Chapter no 4

The Locked Door

Present Day

My first patient scheduled in the afternoon is at one-thirty. It’s a tight squeeze to get back to our practice from the hospital, where I spent the entire morning operating. My lunch is a burrito from the food cart that’s always parked outside the emergency room entrance. I have to eat the burrito while driving.

But there’s nothing unusual about that. I eat the majority of my meals while driving. I don’t think I could navigate the road from the hospital to my office without a burrito in one hand and the steering wheel in the other. I chug from my water bottle at the red lights.

I park my car in the lot outside our office building at one-thirty-five. I skip the elevator and race up the two flights to the practice I share with Philip. The gold sign on the door says Corey and Davis Surgical Associates. He gets to be first. His main arguments were that he’s been in practice longer, and also, he’s first alphabetically. I let him have that one.

When I get up to the third floor, I’m gasping for air. I’ve allowed myself to get dangerously out of shape over the last decade. I have to remember I’m not in my twenties anymore. If I eat too many more burritos while driving, I might end up with an early coronary.

Then again, heart disease is one thing that doesn’t run in my family.

I’ve nearly managed to catch my breath by the time I burst into the office. The waiting room is empty, and Harper is at her desk, tapping on the keys of her computer. She looks up when I come in and offers me a friendly smile.

“Good afternoon, Dr. Davis!” she chirps. I have told her no less than a thousand times to call me Nora, but she still calls me Dr. Davis. I suppose it’s a sign of respect. “Your first patient is already waiting in the examining room.”

“Oh.” I gulp in some air. I need to get back in shape. “Who is it?” “Arnold Kellogg.”

I wince. This is Mr. Kellogg’s first post-op appointment after his hernia repair, and I know he’s going to be testy about being kept waiting. I look down at my watch. Seven minutes late. Oh well.

“I told him you had an emergency at the hospital,” Harper says. “So he’ll understand.”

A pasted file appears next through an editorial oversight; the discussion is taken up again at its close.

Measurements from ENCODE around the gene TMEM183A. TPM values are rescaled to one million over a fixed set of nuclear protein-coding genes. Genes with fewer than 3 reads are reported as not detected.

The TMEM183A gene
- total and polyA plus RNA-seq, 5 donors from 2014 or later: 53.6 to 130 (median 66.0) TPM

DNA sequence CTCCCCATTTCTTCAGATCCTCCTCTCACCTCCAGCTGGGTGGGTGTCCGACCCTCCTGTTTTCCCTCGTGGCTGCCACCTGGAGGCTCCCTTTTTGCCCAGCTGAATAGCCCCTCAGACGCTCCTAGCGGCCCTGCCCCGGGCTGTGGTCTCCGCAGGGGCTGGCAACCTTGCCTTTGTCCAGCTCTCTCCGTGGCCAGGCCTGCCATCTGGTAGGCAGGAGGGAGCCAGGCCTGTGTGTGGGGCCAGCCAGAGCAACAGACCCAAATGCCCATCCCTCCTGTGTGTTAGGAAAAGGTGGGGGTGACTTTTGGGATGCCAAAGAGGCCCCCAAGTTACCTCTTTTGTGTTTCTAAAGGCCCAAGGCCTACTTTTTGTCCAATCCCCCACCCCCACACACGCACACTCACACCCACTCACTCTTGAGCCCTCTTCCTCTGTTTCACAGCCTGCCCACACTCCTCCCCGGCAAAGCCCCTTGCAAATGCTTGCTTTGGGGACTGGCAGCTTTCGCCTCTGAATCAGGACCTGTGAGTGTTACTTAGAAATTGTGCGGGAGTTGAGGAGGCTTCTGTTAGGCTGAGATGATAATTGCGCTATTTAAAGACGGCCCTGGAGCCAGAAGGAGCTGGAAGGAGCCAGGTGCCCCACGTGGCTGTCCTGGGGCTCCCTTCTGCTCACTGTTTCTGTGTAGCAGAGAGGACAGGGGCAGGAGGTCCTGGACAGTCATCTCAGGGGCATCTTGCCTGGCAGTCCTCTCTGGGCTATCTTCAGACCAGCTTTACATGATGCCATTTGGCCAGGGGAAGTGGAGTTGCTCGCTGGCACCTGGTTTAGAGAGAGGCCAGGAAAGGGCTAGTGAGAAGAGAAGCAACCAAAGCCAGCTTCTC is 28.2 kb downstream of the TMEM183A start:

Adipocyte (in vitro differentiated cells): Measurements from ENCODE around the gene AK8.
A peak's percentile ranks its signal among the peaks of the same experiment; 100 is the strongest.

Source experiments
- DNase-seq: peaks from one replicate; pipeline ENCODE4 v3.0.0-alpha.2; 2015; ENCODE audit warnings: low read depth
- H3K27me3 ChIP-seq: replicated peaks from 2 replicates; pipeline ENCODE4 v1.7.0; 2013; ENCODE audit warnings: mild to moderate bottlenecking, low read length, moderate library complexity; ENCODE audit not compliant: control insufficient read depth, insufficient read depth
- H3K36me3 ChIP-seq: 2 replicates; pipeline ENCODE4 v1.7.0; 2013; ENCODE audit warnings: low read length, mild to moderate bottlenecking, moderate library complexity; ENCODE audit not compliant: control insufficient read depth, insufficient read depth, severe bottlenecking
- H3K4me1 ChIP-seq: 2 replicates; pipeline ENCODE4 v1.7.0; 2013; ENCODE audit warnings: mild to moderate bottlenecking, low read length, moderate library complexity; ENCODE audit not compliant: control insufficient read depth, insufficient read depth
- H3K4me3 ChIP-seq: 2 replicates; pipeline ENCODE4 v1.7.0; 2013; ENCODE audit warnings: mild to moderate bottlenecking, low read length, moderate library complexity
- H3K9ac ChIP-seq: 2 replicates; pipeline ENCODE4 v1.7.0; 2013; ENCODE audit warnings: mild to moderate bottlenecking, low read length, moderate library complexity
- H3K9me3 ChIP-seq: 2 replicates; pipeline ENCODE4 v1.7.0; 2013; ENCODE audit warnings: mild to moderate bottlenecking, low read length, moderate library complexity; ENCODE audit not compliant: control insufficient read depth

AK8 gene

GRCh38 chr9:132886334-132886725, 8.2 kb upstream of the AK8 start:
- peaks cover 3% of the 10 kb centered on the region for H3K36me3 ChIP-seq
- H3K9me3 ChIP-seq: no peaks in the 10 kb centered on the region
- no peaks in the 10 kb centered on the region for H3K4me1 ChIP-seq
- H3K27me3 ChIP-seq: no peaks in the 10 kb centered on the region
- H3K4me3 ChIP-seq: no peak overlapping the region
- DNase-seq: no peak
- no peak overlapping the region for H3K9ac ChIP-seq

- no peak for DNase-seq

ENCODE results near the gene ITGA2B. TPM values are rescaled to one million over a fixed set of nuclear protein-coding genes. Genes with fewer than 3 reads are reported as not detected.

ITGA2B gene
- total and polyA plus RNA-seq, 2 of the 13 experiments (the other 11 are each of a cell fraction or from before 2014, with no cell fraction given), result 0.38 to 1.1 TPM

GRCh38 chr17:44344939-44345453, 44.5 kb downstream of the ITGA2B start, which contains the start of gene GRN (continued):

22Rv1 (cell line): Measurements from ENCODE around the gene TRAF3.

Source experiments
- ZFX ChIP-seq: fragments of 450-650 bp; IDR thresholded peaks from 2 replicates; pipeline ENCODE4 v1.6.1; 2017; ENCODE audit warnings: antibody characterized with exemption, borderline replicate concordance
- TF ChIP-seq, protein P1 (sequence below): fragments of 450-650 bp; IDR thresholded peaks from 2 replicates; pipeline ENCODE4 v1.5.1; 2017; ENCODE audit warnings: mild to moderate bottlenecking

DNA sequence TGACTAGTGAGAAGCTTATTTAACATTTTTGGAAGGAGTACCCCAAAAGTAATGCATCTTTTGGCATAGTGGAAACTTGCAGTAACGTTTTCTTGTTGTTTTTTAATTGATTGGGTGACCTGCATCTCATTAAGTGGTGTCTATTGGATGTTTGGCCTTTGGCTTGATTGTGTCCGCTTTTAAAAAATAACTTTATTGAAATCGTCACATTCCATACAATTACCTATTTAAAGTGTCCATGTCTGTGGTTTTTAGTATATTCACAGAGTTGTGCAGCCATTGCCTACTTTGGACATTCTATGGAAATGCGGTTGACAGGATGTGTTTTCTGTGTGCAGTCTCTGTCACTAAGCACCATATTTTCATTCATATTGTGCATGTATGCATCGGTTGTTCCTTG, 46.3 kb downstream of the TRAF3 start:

I let out a breath. “Thanks, Harper. You’re the best.”

Her cheeks get a little pink the way they always do when I compliment her. Harper is in her early twenties, and I was so mad when Philip hired her. We had a list of nearly fifty applicants for the job, and of course, he picks the youngest and prettiest of all of them. It was my own damn fault for letting him be in charge of it—I don’t know what I was thinking. When I saw Harper walk in with her long legs and shiny dark hair and big blue eyes, I wanted to smack him upside the head.

But for the most part, Philip has behaved himself. It could have something to do with the twenty-minute lecture I gave him on sexual harassment, although I had to dole it out in two-minute intervals between patients.

And then it turned out Harper is fabulous. I liked our old secretary, Bridget, who quit after she had a baby, but Harper is even better than she was. She’s very organized, incredibly personable, and smart as a whip. She recently graduated from college with an English degree and hasn’t quite been able to figure out what to do with it, so she and I have had some late nights at the office and at the Mexican restaurant a five-minute drive away, discussing her future over margaritas.

“Late for clinic again, Dr. Davis?”

I snap up my head, and Philip is standing in front of me, his arms folded across his chest. He’s got an amused grin plastered over his handsome features. Philip is the sort of doctor that all the female patients fall in love with. I would never have anything to do with him, except he’s one hell of a surgeon. He knew me because he was my senior resident when I was a medical student, and after I graduated, he approached me to join his solo practice. I was being courted by a large surgical practice, but Philip made me a really good offer and I liked the autonomy. So here I am.

“My last surgery ran long,” I say.

Philip clucks his tongue. “Nora, when are you going to learn to work faster like me?”

I roll my eyes. “Fast or careless?”

He grins at me. “Say what you want, but I never keep patients waiting.” He winks at Harper. “I never keep ladies waiting either.”

I shoot Philip a look while Harper busies herself at her desk. To her credit, she has never flirted back with him. She has a serious boyfriend, and the last time we talked, she told me he was hinting at getting her a ring. So she’s very smart to stay far away from Philip.

I’ve already kept Arnold Kellogg waiting for too long, so I excuse myself and go into the examining room. Sheila, our medical assistant, has already taken Mr. Kellogg’s vital signs and she’s hanging his chart on the door when I approach the room. All the information goes in the computer, but I like to have it on paper in front of me. There’s nothing I hate more than going to see the doctor and all they do is stare at a screen while I’m talking to them.